By the time you read this sentence, people around the world will have sent over 12 million emails and 30,000 Tweets. Following a product recall, your company could become the subject of these digital communications. How the business responds could either transform it, in the weeks and months ahead, or kill it stone dead in seconds.
Risks and potential implications
There are two broad risk categories to think about when it comes to product recall. The first covers issues that arise in your own manufacturing and production processes. The second includes problems that come out of your supply chain and any direct or indirect dealings with third parties.
Risks in the first category are very much in your control and you can mitigate them significantly by implementing robust operational procedures.
It is much harder, however, to deal with the second category, as you cannot exert the same direct control over these issues.
This was recently shown by the poultry scandal in Brazil where a federal investigation uncovered packaging units selling sub-standard and rotten meat. Only 21 units were found to be at fault, but the scandal affected thousands of other meat packers and producers.
Countries including China, Chile and Egypt placed immediate bans on all meat imports from Brazil, although these restrictions have since been scaled back to cover only the 21 units involved.
Reports found there was a 22% drop in the weekly average exports of pork and poultry following the scandal, and thousands of customers worldwide saw their supplies disrupted.
The global level of publicity also created suspicion around meat and poultry products from Brazil, as well as from other completely unrelated countries.
No matter where a problem originates, it is very important, wherever possible, to control the conversation that takes place around it.
You have to say the right thing, to the right people, at the right time. Effective communications identify and explain the issue clearly, outline the investigation that is being conducted into its causes, and detail how a solution is being implemented.
Having alternative supply and production capabilities will also ensure you can maintain output while the issue is ongoing.
All of this activity should be covered by a crisis management plan and only by making sure it is detailed and well-rehearsed will it deliver the benefits you need it to.
Insurance and captives
Product contamination insurance will provide cover for rehabilitation costs, adverse publicity, and business interruption losses from the contamination event. It will also provide access to PR and crisis management expertise. The cover provided under the policy and crisis support offered go a long way to helping a company protect or restore its reputation.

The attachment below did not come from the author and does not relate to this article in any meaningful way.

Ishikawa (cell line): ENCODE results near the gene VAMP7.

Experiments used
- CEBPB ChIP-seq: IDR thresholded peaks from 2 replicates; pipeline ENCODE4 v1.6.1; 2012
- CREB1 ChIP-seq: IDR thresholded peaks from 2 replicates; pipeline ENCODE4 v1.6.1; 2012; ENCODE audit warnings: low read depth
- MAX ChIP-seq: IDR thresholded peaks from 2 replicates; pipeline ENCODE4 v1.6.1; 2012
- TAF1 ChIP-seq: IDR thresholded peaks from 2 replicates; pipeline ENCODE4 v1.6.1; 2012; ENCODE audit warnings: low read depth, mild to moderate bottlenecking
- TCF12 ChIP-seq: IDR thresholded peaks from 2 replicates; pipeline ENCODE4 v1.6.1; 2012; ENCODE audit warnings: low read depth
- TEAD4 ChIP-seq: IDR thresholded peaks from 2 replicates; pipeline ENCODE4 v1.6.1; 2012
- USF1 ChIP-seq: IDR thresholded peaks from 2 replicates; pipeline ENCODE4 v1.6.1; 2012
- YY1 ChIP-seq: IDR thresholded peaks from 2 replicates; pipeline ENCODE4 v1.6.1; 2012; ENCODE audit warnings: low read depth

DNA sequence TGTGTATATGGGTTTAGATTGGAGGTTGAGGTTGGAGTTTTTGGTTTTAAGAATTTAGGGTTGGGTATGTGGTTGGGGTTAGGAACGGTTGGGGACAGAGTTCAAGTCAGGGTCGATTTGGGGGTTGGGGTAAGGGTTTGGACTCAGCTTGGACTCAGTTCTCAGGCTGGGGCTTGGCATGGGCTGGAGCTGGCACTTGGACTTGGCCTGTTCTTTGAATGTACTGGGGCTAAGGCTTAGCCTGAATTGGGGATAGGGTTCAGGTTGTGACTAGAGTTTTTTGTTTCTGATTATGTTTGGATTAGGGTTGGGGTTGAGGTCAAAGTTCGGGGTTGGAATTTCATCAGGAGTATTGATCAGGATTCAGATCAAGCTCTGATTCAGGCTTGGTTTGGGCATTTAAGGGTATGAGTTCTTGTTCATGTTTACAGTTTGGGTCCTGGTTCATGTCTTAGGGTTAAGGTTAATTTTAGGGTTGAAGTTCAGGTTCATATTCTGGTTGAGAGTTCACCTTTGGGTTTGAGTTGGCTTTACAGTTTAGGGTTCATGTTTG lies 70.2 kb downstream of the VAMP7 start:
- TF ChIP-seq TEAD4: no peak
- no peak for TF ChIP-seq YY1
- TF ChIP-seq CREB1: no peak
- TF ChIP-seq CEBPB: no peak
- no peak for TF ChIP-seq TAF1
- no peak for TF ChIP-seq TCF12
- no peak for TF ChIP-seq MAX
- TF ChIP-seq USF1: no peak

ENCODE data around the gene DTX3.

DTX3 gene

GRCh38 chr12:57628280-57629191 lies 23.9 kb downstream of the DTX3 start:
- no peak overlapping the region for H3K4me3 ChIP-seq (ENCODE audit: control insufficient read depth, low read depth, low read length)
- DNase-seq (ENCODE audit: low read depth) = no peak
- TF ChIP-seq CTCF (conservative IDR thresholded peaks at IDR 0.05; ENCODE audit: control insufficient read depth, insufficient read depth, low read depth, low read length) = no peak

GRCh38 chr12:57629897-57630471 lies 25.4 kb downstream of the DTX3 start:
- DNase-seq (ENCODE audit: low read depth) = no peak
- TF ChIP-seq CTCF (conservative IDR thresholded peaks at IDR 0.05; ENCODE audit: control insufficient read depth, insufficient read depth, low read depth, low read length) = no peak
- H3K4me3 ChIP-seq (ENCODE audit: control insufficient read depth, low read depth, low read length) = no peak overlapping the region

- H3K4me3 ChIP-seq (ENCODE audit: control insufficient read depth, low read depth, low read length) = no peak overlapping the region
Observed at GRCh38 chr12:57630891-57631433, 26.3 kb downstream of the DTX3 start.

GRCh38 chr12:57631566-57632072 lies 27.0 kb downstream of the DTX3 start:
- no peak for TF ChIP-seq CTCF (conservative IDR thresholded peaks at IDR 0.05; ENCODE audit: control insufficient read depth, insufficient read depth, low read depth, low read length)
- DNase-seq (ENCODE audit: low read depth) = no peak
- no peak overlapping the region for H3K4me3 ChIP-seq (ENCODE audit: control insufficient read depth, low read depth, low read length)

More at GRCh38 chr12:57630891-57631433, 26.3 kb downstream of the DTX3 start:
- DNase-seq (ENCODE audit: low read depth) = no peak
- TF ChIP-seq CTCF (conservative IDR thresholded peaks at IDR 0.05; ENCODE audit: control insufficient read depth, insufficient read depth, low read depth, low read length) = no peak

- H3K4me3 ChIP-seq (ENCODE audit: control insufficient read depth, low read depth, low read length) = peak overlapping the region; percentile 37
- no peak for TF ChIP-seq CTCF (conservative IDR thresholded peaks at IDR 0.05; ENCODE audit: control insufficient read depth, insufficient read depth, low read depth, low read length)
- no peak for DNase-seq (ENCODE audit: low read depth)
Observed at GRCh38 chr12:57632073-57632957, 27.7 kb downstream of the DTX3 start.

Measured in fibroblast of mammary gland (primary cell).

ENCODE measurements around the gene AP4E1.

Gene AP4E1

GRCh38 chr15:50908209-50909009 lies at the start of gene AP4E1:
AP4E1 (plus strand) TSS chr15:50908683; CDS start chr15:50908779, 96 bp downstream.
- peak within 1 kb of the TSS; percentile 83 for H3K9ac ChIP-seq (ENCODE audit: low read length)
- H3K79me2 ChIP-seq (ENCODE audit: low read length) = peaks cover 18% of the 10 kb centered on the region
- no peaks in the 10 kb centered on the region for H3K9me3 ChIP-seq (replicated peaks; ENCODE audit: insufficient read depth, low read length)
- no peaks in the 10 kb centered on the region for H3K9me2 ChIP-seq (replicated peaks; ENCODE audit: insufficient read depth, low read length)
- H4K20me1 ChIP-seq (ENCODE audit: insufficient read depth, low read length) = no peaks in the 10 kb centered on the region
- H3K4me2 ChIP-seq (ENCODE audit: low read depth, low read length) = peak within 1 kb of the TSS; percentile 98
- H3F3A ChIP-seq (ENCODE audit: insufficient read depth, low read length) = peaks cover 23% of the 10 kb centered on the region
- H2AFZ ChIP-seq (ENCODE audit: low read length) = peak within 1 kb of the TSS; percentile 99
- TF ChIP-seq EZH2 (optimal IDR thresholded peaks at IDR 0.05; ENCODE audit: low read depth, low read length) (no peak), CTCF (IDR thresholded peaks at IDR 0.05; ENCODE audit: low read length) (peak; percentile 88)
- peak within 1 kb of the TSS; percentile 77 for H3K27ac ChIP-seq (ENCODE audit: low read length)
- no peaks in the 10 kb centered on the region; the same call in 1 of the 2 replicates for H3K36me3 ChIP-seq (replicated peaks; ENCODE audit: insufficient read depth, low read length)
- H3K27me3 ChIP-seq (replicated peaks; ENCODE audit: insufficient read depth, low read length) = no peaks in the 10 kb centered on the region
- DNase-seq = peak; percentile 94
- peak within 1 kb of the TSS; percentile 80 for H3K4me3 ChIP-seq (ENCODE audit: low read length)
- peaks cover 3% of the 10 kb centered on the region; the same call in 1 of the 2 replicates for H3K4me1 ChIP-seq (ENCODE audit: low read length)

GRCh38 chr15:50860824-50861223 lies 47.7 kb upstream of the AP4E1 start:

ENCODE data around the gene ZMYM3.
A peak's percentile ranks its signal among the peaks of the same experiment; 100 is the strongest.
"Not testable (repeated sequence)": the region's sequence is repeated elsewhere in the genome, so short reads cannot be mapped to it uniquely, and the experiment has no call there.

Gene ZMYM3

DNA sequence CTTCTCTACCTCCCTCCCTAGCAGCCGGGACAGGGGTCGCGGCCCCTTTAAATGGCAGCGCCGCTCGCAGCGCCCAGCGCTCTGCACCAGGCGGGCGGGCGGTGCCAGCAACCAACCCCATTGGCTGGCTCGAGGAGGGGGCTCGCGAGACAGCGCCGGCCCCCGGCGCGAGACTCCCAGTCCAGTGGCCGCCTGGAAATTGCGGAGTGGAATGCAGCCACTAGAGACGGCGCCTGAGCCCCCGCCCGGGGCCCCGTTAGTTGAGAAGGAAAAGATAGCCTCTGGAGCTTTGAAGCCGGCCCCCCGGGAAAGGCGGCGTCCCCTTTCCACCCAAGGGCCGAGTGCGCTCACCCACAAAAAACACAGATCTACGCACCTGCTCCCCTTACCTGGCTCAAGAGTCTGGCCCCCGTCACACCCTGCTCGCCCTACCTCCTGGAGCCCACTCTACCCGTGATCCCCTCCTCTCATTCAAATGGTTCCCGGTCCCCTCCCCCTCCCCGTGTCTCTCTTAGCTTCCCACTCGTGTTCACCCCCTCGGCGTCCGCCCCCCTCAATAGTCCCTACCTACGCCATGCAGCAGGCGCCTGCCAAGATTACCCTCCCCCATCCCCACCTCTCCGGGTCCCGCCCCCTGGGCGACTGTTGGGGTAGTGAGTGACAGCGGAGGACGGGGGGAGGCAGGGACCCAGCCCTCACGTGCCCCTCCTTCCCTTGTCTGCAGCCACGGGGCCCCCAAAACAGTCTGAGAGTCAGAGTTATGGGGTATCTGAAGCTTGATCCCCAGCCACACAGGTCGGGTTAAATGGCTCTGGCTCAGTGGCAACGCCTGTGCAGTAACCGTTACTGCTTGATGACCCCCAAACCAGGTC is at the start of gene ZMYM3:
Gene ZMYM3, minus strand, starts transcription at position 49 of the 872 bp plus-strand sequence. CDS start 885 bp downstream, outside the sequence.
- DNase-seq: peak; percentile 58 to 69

However a standard recall policy is only triggered by a clear threat of bodily injury or property damage if the insured product is consumed or used. Unfortunately there are instances of reputation damaging events where traditional recall policies are not responsive; the horsemeat scandal being the most notable recent example.
A few insurers have tried to fill the gap. Some pure crisis management solutions are available, and a couple of attempts at revenue protection following an insured being named in a negative news story, but these do not meet the requirements of the majority of our food clients and there is more the insurance industry could do to create effective policies for businesses in this sector.
To help develop these policies, we are working with a number of larger companies to develop captive insurance solutions for pure reputation risks. By writing these policies within our clients’ captives, we can road test wordings and create a loss history. This will then help us go out to the wider market and encourage underwriters to accept these risks for a reasonable premium.
Finally it should be stressed that a contamination is not necessarily a disaster. Many businesses have shown that they can actually benefit from a product recall event by acting quickly and effectively to reassure their customers. But a bungled response to a product recall will soon be global news and potentially destroy a business’s reputation.
If you prepare for the worst, you are more likely to produce the best outcomes in adversity.